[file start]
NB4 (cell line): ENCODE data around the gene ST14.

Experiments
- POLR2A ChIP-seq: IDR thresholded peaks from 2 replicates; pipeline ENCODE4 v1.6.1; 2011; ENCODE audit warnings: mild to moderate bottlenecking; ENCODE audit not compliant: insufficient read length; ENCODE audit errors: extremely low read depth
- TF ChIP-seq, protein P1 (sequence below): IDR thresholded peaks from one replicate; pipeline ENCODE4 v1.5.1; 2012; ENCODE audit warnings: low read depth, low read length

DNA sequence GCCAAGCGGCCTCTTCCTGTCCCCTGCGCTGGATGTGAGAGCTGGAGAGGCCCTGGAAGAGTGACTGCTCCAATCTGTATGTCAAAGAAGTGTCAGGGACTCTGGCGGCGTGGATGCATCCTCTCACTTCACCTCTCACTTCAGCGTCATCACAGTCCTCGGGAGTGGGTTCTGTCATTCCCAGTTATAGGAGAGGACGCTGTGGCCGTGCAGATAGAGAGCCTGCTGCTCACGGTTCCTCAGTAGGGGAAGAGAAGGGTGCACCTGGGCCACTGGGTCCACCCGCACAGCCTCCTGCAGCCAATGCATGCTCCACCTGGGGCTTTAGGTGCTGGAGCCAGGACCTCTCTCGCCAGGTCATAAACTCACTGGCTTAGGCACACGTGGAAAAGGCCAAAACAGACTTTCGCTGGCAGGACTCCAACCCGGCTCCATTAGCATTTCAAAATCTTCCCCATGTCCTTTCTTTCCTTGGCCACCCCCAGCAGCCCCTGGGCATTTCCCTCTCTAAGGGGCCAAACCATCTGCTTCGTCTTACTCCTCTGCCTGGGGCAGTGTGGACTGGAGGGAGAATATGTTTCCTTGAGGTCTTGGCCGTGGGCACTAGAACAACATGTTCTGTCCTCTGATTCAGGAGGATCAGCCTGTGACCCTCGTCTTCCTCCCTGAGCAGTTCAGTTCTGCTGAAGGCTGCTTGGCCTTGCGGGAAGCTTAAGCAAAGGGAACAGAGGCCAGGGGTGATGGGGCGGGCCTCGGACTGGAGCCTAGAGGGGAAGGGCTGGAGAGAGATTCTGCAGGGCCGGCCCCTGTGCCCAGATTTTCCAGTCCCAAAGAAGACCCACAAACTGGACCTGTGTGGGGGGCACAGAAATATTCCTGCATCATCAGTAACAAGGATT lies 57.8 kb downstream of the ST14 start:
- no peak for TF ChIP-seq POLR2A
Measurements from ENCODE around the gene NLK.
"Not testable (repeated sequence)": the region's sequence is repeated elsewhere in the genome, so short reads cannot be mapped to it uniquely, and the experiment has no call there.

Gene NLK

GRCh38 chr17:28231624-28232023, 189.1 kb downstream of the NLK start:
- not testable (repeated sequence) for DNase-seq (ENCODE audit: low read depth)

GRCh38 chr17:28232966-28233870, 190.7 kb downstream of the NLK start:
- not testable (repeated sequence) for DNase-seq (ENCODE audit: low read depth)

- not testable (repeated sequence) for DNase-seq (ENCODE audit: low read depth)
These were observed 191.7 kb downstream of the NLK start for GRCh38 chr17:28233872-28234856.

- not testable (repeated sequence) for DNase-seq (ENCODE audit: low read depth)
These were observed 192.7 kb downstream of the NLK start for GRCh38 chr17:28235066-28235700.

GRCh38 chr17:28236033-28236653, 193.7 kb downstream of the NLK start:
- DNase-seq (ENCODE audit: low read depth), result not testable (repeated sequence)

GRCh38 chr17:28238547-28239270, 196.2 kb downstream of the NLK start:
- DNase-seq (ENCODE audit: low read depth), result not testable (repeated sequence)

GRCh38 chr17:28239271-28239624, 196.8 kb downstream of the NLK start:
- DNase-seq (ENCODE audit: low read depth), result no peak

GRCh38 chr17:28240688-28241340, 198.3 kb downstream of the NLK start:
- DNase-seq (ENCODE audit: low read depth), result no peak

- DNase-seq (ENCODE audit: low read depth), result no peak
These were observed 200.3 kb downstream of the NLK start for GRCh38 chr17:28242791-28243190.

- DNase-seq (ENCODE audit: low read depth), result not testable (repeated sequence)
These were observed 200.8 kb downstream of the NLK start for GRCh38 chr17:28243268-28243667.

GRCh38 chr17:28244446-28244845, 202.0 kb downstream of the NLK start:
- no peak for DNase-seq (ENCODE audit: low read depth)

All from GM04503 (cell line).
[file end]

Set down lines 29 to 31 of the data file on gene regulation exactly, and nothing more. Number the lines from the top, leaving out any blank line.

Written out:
These were observed 200.8 kb downstream of the NLK start for GRCh38 chr17:28243268-28243667.

GRCh38 chr17:28244446-28244845, 202.0 kb downstream of the NLK start:
- no peak for DNase-seq (ENCODE audit: low read depth)